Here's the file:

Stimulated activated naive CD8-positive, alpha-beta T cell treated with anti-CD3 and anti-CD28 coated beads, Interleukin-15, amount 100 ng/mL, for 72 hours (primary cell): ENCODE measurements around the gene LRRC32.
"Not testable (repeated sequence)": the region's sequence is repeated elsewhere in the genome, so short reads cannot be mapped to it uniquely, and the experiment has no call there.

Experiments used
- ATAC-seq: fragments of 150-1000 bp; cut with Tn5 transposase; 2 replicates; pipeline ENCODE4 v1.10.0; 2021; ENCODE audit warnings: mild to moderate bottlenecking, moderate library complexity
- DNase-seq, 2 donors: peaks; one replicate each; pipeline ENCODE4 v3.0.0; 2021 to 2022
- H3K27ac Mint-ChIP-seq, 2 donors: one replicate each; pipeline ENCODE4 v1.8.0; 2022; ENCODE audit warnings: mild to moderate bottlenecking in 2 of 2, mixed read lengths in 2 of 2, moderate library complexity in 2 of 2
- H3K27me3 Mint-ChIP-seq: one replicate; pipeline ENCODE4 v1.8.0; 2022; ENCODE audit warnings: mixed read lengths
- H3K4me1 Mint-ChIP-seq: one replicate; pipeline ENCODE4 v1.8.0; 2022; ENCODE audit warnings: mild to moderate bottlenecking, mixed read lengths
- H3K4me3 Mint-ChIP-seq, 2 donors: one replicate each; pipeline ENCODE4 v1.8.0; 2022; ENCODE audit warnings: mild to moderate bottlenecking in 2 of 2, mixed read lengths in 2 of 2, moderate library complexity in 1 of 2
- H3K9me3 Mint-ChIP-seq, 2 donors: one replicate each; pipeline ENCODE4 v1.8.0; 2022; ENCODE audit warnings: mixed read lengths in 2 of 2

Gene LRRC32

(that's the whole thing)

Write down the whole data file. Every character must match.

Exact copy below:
Stimulated activated naive CD8-positive, alpha-beta T cell treated with anti-CD3 and anti-CD28 coated beads, Interleukin-15, amount 100 ng/mL, for 72 hours (primary cell): ENCODE measurements around the gene LRRC32.
"Not testable (repeated sequence)": the region's sequence is repeated elsewhere in the genome, so short reads cannot be mapped to it uniquely, and the experiment has no call there.

Experiments used
- ATAC-seq: fragments of 150-1000 bp; cut with Tn5 transposase; 2 replicates; pipeline ENCODE4 v1.10.0; 2021; ENCODE audit warnings: mild to moderate bottlenecking, moderate library complexity
- DNase-seq, 2 donors: peaks; one replicate each; pipeline ENCODE4 v3.0.0; 2021 to 2022
- H3K27ac Mint-ChIP-seq, 2 donors: one replicate each; pipeline ENCODE4 v1.8.0; 2022; ENCODE audit warnings: mild to moderate bottlenecking in 2 of 2, mixed read lengths in 2 of 2, moderate library complexity in 2 of 2
- H3K27me3 Mint-ChIP-seq: one replicate; pipeline ENCODE4 v1.8.0; 2022; ENCODE audit warnings: mixed read lengths
- H3K4me1 Mint-ChIP-seq: one replicate; pipeline ENCODE4 v1.8.0; 2022; ENCODE audit warnings: mild to moderate bottlenecking, mixed read lengths
- H3K4me3 Mint-ChIP-seq, 2 donors: one replicate each; pipeline ENCODE4 v1.8.0; 2022; ENCODE audit warnings: mild to moderate bottlenecking in 2 of 2, mixed read lengths in 2 of 2, moderate library complexity in 1 of 2
- H3K9me3 Mint-ChIP-seq, 2 donors: one replicate each; pipeline ENCODE4 v1.8.0; 2022; ENCODE audit warnings: mixed read lengths in 2 of 2

Gene LRRC32